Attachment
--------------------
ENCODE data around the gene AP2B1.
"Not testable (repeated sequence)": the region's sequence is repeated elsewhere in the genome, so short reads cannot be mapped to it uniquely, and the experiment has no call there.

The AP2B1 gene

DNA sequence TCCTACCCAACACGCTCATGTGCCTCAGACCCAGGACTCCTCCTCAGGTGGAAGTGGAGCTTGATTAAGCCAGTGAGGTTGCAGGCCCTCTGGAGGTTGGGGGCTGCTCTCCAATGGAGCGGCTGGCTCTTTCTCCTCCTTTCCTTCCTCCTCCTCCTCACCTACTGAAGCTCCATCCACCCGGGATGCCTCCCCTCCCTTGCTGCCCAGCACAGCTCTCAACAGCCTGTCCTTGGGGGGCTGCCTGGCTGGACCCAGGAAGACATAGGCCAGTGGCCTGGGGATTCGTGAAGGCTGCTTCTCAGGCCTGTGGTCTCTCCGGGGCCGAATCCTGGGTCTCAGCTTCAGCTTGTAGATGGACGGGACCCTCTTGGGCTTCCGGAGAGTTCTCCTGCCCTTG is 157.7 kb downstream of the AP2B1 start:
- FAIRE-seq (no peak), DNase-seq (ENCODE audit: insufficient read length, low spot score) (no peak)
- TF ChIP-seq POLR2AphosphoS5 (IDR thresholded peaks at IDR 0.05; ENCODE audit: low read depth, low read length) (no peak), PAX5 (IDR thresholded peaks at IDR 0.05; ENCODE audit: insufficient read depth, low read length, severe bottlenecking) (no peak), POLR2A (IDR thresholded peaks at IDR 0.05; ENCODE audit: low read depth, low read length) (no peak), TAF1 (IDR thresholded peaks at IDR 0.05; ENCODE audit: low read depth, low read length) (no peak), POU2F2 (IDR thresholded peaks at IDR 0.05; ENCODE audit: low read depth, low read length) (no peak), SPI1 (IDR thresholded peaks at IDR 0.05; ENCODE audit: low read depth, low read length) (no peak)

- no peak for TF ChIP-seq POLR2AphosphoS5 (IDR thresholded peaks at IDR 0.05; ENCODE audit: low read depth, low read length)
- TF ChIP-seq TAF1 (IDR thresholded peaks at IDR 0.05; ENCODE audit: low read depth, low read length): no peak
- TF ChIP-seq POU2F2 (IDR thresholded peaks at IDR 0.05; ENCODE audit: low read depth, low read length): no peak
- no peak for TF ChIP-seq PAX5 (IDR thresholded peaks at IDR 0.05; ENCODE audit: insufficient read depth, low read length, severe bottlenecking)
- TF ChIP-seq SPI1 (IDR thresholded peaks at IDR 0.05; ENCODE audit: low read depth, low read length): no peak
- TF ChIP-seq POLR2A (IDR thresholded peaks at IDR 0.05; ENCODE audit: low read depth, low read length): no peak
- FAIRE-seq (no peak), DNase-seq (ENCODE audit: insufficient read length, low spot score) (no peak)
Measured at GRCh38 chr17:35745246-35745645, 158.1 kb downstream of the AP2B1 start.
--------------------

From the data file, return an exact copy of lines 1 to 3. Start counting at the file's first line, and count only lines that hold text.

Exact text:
ENCODE data around the gene AP2B1.
"Not testable (repeated sequence)": the region's sequence is repeated elsewhere in the genome, so short reads cannot be mapped to it uniquely, and the experiment has no call there.

The AP2B1 gene